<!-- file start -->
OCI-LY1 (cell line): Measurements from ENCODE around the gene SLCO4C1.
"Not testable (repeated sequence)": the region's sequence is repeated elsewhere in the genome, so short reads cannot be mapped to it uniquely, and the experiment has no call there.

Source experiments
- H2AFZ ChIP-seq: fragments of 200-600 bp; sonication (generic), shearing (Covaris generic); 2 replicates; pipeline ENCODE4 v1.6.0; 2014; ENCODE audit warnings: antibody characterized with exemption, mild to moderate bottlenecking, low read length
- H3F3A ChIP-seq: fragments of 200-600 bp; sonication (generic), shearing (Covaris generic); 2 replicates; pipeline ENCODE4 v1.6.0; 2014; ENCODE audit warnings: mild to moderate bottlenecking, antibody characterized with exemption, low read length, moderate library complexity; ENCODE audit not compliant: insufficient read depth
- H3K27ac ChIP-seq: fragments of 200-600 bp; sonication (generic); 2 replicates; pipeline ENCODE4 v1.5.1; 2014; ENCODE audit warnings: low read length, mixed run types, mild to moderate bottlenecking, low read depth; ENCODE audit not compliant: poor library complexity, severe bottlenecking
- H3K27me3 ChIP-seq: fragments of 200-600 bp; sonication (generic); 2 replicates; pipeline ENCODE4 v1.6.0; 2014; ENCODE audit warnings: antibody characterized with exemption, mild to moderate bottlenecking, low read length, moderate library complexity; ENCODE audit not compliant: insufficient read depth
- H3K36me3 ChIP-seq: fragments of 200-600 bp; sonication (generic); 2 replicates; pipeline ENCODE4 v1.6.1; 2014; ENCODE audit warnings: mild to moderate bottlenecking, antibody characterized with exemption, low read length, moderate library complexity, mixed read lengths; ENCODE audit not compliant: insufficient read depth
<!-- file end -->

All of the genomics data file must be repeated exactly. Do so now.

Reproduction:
OCI-LY1 (cell line): Measurements from ENCODE around the gene SLCO4C1.
"Not testable (repeated sequence)": the region's sequence is repeated elsewhere in the genome, so short reads cannot be mapped to it uniquely, and the experiment has no call there.

Source experiments
- H2AFZ ChIP-seq: fragments of 200-600 bp; sonication (generic), shearing (Covaris generic); 2 replicates; pipeline ENCODE4 v1.6.0; 2014; ENCODE audit warnings: antibody characterized with exemption, mild to moderate bottlenecking, low read length
- H3F3A ChIP-seq: fragments of 200-600 bp; sonication (generic), shearing (Covaris generic); 2 replicates; pipeline ENCODE4 v1.6.0; 2014; ENCODE audit warnings: mild to moderate bottlenecking, antibody characterized with exemption, low read length, moderate library complexity; ENCODE audit not compliant: insufficient read depth
- H3K27ac ChIP-seq: fragments of 200-600 bp; sonication (generic); 2 replicates; pipeline ENCODE4 v1.5.1; 2014; ENCODE audit warnings: low read length, mixed run types, mild to moderate bottlenecking, low read depth; ENCODE audit not compliant: poor library complexity, severe bottlenecking
- H3K27me3 ChIP-seq: fragments of 200-600 bp; sonication (generic); 2 replicates; pipeline ENCODE4 v1.6.0; 2014; ENCODE audit warnings: antibody characterized with exemption, mild to moderate bottlenecking, low read length, moderate library complexity; ENCODE audit not compliant: insufficient read depth
- H3K36me3 ChIP-seq: fragments of 200-600 bp; sonication (generic); 2 replicates; pipeline ENCODE4 v1.6.1; 2014; ENCODE audit warnings: mild to moderate bottlenecking, antibody characterized with exemption, low read length, moderate library complexity, mixed read lengths; ENCODE audit not compliant: insufficient read depth